The factors are listed in descending order of their effect size. Age, copyright concerns, and additional time and effort are negatively associated with self-archiving, whereas remaining factors are positively related to it.
Faculty are motivated by OA advantages to users, disciplinary norms, and no negative influence on academic reward. However, barriers to self-archiving – concerns about copyright, extra time and effort, technical ability, and age – imply that the provision of services to assist faculty with copyright management, and with technical and logistical issues, could encourage higher rates of self-archiving.
URL : http://www3.interscience.wiley.com/journal/123585469/abstract
The Durham Statement on Open Access One Year Later: Preservation and Access to Legal Scholarship :
“The Durham Statement on Open Access to Legal Scholarship calls for US law schools to stop publishing their journals in print format and to rely instead on electronic publication with a commitment to keep the electronic versions available in “stable, open, digital formats.” The Statement asks for two things: 1) open access publication of law school-published journals; and 2) an end to print publication of law journals. This paper was written as background for a July 2010 American Association of Law Libraries conference program on the preservation implications of the call to end print publication.”
URL : http://scholarship.law.duke.edu/faculty_scholarship/2145/
A Foundational Proposal for Making the Durham Statement Real :
“This outline is an attempt to synthesize the issues surrounding the ambitious project of the Durham Statement on Open Access to Legal Scholarship into a coherent, though still quite preliminary solution. At the heart is the conviction that the problems of digital publishing are best solved by a stable and open organization of and by the stakeholders.”
URL : http://scholarship.law.duke.edu/working_papers/29/
Scientific journal publishing: yearly volume and open access availability :
“Introduction. We estimate the total yearly volume of peer-reviewed scientific journal articles published world-wide as well as the share of these articles available openly on the Web either directly or as copies in e-print repositories.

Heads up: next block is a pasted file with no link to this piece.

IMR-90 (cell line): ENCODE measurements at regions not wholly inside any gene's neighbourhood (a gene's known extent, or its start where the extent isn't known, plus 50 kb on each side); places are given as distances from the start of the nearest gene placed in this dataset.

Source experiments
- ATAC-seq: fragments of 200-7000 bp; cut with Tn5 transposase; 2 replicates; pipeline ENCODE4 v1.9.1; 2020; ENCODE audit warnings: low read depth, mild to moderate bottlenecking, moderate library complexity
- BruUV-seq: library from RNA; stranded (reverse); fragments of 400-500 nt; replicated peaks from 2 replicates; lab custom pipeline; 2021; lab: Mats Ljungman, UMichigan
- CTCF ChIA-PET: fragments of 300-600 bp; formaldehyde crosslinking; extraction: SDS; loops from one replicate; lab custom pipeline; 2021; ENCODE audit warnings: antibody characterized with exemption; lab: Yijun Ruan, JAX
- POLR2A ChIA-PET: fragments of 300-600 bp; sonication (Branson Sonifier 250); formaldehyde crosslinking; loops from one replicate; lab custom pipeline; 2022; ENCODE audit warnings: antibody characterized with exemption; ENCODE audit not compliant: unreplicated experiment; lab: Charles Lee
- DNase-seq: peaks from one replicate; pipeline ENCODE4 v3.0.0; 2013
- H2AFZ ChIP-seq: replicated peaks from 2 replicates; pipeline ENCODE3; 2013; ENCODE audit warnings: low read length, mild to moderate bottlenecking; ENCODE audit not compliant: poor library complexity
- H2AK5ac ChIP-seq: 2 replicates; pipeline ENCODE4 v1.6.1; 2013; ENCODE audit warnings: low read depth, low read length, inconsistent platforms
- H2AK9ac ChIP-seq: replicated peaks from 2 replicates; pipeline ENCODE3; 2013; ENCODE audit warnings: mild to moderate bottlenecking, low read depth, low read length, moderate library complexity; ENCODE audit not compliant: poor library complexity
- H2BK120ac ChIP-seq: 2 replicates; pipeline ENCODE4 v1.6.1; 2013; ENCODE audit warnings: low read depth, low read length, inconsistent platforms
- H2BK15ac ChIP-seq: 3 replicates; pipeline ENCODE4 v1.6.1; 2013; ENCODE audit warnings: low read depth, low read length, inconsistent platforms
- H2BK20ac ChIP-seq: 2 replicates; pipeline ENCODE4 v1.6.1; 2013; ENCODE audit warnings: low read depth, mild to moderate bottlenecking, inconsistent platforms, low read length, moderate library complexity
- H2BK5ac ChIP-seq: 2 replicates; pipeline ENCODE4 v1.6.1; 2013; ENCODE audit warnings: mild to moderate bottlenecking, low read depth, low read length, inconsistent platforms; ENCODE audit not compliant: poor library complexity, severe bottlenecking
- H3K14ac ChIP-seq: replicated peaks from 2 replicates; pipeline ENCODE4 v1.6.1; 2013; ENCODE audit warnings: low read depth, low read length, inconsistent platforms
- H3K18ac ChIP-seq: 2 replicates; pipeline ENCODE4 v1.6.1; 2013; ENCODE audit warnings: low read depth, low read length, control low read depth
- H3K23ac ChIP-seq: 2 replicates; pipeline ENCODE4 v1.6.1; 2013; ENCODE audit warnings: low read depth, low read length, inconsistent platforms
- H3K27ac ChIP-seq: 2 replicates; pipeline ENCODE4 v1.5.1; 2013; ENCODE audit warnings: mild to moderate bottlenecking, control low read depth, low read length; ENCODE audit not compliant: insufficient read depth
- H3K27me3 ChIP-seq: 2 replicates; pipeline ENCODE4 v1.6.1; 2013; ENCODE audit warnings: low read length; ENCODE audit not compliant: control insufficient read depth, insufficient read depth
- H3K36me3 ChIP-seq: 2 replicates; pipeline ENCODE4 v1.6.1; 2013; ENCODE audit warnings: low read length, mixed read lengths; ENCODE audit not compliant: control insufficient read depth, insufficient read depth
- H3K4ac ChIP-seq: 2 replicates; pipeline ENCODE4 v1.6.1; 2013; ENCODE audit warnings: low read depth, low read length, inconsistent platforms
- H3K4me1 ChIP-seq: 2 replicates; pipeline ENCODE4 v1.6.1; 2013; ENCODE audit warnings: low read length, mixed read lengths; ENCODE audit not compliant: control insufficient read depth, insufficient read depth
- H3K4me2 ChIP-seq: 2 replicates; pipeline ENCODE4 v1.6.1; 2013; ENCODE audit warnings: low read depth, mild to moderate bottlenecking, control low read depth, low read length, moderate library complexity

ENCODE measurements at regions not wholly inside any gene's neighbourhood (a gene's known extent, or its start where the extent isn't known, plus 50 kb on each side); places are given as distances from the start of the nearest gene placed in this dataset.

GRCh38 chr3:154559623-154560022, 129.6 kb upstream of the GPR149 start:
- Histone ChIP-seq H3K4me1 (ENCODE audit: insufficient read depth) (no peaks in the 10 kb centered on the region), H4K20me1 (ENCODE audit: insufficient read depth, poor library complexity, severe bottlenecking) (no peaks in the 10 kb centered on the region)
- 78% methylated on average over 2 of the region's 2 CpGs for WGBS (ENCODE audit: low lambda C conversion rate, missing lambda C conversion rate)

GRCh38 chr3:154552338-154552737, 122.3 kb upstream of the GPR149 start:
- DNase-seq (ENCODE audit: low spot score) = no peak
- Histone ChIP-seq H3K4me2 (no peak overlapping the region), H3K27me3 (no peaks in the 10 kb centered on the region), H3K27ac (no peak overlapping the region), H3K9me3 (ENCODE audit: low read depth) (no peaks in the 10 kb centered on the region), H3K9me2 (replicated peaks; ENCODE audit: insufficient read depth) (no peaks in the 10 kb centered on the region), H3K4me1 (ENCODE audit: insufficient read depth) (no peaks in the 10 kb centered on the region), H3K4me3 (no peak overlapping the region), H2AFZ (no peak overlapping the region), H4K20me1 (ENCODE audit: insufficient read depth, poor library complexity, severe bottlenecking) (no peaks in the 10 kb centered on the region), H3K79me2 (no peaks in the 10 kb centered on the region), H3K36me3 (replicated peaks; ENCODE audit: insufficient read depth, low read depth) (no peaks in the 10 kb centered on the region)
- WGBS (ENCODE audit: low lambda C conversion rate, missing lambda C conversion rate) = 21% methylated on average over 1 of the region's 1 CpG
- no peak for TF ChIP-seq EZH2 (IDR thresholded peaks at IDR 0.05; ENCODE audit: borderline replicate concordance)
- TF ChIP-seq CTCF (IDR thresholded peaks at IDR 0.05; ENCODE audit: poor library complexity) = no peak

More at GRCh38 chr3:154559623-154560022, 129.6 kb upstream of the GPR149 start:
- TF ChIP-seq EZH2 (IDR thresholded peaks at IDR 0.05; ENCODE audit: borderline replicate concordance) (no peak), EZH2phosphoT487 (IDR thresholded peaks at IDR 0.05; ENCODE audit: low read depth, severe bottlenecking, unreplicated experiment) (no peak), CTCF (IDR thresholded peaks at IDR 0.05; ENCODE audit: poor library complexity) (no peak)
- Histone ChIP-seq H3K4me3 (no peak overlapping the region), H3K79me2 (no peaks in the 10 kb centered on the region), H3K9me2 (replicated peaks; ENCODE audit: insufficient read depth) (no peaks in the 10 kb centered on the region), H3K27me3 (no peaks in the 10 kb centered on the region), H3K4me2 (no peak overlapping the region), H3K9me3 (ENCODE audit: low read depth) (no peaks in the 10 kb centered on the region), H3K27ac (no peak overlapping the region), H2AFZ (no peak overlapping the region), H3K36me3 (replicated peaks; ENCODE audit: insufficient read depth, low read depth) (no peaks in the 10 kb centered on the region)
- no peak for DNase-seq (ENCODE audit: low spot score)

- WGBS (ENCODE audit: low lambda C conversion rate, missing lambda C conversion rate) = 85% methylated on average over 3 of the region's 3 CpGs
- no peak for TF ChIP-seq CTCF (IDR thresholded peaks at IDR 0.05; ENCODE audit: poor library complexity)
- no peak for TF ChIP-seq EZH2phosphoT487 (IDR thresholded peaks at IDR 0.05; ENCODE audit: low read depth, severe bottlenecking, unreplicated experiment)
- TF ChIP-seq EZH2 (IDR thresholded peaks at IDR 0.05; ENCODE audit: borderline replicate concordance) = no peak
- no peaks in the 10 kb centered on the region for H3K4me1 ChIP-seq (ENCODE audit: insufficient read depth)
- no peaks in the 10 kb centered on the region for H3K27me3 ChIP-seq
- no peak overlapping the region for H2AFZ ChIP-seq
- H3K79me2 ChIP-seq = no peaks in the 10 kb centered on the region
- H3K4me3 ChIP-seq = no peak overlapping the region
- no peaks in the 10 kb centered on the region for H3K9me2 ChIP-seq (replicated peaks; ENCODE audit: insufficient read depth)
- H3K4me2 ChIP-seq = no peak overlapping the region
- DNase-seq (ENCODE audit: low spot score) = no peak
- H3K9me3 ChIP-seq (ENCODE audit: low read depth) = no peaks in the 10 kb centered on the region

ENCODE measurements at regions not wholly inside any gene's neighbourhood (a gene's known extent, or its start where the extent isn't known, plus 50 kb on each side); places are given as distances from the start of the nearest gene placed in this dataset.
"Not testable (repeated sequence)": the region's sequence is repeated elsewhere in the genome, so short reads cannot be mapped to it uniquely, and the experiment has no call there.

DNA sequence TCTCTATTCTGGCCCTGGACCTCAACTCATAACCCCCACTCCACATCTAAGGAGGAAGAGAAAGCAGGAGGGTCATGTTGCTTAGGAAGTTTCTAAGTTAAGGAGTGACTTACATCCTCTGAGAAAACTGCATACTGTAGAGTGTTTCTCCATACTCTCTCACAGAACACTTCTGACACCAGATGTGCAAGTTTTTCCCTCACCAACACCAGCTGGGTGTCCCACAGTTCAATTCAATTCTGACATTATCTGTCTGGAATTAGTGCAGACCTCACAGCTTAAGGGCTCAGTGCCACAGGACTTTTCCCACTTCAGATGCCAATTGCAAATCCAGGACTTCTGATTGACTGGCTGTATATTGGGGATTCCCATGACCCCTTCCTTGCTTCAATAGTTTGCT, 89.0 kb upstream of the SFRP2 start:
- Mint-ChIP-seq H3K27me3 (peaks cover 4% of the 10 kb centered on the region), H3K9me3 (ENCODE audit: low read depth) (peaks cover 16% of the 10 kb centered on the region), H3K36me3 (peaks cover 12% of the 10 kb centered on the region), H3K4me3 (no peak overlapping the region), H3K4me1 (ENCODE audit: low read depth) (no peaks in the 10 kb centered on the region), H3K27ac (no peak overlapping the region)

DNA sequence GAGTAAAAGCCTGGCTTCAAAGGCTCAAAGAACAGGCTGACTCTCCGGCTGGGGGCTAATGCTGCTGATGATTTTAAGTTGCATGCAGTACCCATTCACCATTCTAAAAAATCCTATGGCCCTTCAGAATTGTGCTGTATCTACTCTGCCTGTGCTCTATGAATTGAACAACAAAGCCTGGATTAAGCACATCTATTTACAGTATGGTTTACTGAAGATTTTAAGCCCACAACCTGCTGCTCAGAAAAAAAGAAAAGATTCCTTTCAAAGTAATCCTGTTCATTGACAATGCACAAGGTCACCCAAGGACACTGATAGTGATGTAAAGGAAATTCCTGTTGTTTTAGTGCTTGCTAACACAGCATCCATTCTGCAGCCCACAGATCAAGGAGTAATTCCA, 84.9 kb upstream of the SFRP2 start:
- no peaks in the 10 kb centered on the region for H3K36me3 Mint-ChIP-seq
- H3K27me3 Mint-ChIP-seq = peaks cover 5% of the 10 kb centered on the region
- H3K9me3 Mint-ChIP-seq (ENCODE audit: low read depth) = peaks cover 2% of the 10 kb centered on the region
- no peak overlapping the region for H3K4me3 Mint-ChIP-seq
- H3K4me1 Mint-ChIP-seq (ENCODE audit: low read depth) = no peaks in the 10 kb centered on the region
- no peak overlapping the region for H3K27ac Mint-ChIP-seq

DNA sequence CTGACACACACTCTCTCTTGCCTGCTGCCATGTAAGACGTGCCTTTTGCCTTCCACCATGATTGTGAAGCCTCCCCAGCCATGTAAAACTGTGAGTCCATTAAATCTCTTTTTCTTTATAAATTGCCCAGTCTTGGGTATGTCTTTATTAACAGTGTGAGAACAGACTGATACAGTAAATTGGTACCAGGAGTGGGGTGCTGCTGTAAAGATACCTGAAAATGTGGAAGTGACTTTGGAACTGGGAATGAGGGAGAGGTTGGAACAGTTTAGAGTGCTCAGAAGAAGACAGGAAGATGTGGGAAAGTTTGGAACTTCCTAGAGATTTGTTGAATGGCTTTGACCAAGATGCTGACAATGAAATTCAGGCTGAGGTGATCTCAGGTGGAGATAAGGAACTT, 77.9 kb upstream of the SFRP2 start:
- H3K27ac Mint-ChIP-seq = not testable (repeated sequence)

Method. We rely on data from two commercial databases (ISI and Ulrich’s Periodicals Directory) supplemented by sampling and Google searches.
Analysis. A central issue is the finding that ISI-indexed journals publish far more articles per year (111) than non ISI-indexed journals (26), which means that the total figure we obtain is much lower than many earlier estimates. Our method of analysing the number of repository copies (green open access) differs from several earlier studies which have studied the number of copies in identified repositories, since we start from a random sample of articles and then test if copies can be found by a Web search engine.
Results. We estimate that in 2006 the total number of articles published was approximately 1,350,000. Of this number 4.6% became immediately openly available and an additional 3.5% after an embargo period of, typically, one year. Furthermore, usable copies of 11.3% could be found in subject-specific or institutional repositories or on the home pages of the authors.
Conclusions. We believe our results are the most reliable so far published and, therefore, should be useful in the on-going debate about Open Access among both academics and science policy makers. The method is replicable and also lends itself to longitudinal studies in the future.”
URL : http://informationr.net/ir/14-1/paper391.html